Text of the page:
#1
Hey i was wondering a couple things about making a fretted guitar fretless.

1. How do you do it?

2. Does it affect playing, and how?

3. Does it change the sound?

4(like 2 extended). Is is harder to play?

5. Does it enable lower action and/or completely eradicate fret buzz?

please help by answering any of the 5 questions as i am looking into a transition from a fretted to a fretless. i cant google because atm im at a military boarding school and there are only a few sites allowed.
If a mortal stands before us
Strike him down with sleight of hand.
And if heaven rides against us
Then God himself must be damned.


Computer Science major! Apple enthusiast!
I wear Vibrams and type with Dvorak!
#3
1. Same scale length, no frets.
2. It's harder to figure out where to play, so your playing might not be in tune.
3. Not sure.
4. At first until you get used to having no frets.
5.If it's fretless, how can there be fret buzz?
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#4
I can't see any advantages to having a fretless guitar, I think it would be waaay harder to play as you only have wood and your finger for notes. You would have to buy a new fretless neck (try eBay)
#5
from Wikipedia (fretless guitar article, under "advantages and disadvantages")

"Fretless guitars are not constrained with particular musical tunings, tuning systems or temperaments, as is the case with fretted instruments. This facilitates the playing of music in other than 12-tone scales; these scales are typically found in non-Western or experimental music. Fretless guitars produce a different sound than their fretted counterparts as well, because the fingertip is relatively soft (compared to a fret) and absorbs energy from the vibrating string much faster. The result is that the pizzicato on a fretless guitar has a more damped sound.

However, playing a fretless instrument usually requires much more training of the fretting hand for exact positioning and shifts, and more ear training to discern the minute differences in intonation that fretless instruments permit. To make this easier, many fretless guitars and basses have lines in place of frets and side position markers (dots or lines), indicating half-tone increments.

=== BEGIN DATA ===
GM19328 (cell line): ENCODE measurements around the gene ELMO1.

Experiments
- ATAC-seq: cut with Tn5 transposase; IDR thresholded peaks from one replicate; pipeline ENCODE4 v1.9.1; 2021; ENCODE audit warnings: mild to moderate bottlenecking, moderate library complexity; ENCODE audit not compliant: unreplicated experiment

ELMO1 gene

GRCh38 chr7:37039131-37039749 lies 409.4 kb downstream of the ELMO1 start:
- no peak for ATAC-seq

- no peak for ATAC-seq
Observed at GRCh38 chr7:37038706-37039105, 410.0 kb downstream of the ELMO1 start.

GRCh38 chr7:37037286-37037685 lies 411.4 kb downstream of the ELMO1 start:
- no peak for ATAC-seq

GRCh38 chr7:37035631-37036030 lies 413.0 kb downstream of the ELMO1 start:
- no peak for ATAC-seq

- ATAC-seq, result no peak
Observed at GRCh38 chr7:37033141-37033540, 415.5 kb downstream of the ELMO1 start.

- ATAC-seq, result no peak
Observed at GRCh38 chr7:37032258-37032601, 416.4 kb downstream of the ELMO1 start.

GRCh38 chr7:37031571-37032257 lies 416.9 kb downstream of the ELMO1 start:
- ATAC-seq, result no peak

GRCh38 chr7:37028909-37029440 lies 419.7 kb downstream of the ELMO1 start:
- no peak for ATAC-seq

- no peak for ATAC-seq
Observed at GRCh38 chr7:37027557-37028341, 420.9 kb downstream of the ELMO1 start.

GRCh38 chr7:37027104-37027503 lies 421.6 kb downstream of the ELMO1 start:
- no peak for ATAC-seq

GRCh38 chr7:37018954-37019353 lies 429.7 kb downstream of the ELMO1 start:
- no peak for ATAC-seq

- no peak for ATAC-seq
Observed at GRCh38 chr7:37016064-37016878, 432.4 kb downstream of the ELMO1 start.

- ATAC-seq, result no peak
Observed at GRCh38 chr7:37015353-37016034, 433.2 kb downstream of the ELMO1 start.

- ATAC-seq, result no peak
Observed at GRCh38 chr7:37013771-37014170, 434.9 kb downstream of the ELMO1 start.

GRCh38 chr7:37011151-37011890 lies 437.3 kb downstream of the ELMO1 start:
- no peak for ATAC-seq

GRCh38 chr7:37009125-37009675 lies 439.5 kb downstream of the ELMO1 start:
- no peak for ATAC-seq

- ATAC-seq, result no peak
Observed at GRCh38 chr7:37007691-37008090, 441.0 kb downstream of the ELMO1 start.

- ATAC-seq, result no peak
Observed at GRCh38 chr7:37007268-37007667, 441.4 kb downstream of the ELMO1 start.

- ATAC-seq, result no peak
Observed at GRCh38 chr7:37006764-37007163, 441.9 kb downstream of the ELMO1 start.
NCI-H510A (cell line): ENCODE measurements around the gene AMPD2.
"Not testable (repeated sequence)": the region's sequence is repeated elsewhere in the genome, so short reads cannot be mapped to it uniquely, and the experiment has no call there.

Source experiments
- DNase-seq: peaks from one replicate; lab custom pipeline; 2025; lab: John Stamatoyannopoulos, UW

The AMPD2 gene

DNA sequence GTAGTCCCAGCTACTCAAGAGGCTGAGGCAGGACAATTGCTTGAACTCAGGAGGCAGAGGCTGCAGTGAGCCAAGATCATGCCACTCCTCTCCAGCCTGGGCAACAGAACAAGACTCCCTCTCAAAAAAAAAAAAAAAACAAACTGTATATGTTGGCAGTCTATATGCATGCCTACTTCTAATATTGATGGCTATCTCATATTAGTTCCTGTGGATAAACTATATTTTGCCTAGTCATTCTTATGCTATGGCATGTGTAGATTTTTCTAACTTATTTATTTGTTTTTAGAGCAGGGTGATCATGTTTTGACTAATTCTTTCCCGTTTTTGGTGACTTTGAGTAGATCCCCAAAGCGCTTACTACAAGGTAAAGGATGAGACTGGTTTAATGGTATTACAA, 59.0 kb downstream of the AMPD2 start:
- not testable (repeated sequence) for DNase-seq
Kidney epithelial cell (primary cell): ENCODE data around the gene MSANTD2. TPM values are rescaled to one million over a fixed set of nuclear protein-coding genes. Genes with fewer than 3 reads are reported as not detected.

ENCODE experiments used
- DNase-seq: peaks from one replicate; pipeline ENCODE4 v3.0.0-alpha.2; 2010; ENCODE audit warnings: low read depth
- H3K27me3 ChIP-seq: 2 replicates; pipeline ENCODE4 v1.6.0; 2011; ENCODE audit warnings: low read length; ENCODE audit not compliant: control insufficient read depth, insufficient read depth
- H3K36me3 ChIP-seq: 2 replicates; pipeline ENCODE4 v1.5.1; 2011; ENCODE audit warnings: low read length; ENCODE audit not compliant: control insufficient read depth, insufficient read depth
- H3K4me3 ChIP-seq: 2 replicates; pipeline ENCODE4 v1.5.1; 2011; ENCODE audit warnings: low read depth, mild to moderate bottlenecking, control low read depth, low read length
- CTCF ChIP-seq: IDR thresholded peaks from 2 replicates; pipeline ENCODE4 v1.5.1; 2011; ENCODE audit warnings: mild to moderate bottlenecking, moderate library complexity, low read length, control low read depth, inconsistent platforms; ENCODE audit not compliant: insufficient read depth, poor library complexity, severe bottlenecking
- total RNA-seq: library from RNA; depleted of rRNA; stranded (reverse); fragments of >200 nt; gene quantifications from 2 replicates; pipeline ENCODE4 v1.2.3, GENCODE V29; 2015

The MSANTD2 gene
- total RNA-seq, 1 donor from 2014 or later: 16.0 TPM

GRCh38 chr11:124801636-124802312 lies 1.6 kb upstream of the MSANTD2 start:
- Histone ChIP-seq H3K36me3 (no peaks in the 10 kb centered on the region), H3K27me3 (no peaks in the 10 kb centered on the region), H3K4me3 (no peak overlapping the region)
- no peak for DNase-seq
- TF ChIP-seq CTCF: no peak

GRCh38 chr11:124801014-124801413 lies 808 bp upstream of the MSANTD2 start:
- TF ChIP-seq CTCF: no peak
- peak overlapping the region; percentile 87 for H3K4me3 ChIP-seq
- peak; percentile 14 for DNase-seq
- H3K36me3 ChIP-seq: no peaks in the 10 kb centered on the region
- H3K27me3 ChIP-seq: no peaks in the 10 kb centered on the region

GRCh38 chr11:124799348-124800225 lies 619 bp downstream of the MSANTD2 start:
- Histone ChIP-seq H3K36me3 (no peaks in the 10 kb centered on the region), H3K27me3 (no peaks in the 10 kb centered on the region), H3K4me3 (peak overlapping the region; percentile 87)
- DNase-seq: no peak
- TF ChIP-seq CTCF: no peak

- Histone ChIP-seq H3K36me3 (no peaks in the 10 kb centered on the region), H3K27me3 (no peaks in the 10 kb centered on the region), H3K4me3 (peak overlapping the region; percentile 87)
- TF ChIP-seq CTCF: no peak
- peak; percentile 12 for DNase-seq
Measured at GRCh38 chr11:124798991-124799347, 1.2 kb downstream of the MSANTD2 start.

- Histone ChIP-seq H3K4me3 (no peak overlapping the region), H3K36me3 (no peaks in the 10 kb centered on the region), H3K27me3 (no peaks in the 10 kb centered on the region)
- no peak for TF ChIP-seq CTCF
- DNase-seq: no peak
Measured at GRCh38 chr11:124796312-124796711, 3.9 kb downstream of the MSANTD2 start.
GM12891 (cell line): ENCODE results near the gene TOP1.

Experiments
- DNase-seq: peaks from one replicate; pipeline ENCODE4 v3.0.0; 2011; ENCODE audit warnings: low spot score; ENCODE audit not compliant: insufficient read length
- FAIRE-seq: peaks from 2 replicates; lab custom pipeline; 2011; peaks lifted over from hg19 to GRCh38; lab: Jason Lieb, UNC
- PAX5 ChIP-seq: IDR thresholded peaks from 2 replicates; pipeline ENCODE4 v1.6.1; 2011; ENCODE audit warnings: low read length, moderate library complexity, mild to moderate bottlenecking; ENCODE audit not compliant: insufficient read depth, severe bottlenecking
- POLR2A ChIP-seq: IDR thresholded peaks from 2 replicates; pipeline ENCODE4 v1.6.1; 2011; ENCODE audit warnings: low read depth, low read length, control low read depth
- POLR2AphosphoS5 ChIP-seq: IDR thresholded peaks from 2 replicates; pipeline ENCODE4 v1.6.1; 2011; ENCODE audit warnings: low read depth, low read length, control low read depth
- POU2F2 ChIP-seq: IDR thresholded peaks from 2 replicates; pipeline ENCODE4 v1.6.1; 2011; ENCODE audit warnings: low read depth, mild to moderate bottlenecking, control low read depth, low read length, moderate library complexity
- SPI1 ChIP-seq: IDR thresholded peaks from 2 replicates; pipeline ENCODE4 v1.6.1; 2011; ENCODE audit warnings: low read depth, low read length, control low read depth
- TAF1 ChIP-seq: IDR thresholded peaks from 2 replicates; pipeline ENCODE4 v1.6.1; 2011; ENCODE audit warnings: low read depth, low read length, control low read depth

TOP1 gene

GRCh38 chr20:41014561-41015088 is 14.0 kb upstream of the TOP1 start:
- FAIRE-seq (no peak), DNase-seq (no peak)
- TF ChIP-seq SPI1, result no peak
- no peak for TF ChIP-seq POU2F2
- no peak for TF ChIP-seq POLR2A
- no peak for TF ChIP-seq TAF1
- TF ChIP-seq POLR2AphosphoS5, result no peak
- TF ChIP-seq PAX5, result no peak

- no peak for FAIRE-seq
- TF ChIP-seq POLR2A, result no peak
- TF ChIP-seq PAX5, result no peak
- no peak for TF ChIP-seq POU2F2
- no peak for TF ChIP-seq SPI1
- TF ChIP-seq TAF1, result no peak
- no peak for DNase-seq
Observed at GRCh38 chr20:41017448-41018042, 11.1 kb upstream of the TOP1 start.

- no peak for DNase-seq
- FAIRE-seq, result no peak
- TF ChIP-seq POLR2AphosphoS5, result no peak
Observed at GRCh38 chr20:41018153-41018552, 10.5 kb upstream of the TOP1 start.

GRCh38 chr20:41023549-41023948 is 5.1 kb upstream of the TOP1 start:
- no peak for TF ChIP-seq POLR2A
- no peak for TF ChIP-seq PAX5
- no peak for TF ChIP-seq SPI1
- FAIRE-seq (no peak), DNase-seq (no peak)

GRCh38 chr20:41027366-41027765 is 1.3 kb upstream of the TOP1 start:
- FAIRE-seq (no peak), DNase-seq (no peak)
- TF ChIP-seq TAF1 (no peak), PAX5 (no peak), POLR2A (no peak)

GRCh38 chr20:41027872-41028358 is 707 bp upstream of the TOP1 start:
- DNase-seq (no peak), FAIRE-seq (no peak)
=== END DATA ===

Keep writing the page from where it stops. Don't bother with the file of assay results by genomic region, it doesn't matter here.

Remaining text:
Acoustic fretless guitars produce less volume than their fretted counterparts, which is usually addressed by the use of pickups and amplification. Fretless bass guitars, which have much heavier strings and a bigger body, are also typically amplified.

On fretless basses the fingerboard is usually made of a hard wood, such as ebony. To reduce fingerboard wear from round-wound strings a coat of epoxy may be applied. Other strings, such as flat-wound, ground wound or nylon tape-wound strings, can also be used to reduce fingerboard wear."
Quote by bi-ah!
this is UG
of course they're going to say
0H it'5 @ jAcK50l\l!??!?!
iT i5 TeH p\/\/naG3!!!

but yeah its fine
#6
Quote by black-sabbath
1. Same scale length, no frets.
2. It's harder to figure out where to play, so your playing might not be in tune.
3. Not sure.
4. At first until you get used to having no frets.
5.If it's fretless, how can there be fret buzz?


what about action?

and i mean if a fretless guitar is better once you get used to it how come not everyone does it?
If a mortal stands before us
Strike him down with sleight of hand.
And if heaven rides against us
Then God himself must be damned.


Computer Science major! Apple enthusiast!
I wear Vibrams and type with Dvorak!
#7
1. You take the frets out, pretty much. Epoxy is usually employed in covered the cracks left. Then you have to resin it so the fretboard wood becomes more resistant, since it's going to be in straight contact with the strings.

2. Well, the obvious thing is, you won't have frets. You'll have to watch your intonation tightly.

3. It becomes rather mellow.

5. You want fret buzz without even having frets?
#9
Quote by VertigodowN
watd u do to go to bording school bro?


i got caught with weed at my old school and the only way out of juvy was to get accepted to riverside military academy.

www.cadet.com if you want more details lol
If a mortal stands before us
Strike him down with sleight of hand.
And if heaven rides against us
Then God himself must be damned.


Computer Science major! Apple enthusiast!
I wear Vibrams and type with Dvorak!
#10
you do not have to buy a fretless neck. you can take some claw pliers and rip each fret out without and problems.

but you dont wanna do that. it sucks.
#11
Quote by CanCan
1. You take the frets out, pretty much. Epoxy is usually employed in covered the cracks left. Then you have to resin it so the fretboard wood becomes more resistant, since it's going to be in straight contact with the strings.

2. Well, the obvious thing is, you won't have frets. You'll have to watch your intonation tightly.

3. It becomes rather mellow.

5. You want fret buzz without even having frets?



no i hate fret buzz... mainly that question was about the action
If a mortal stands before us
Strike him down with sleight of hand.
And if heaven rides against us
Then God himself must be damned.


Computer Science major! Apple enthusiast!
I wear Vibrams and type with Dvorak!
#12
Quote by GODhimself37
Hey i was wondering a couple things about making a fretted guitar fretless.

1. How do you do it?

2. Does it affect playing, and how?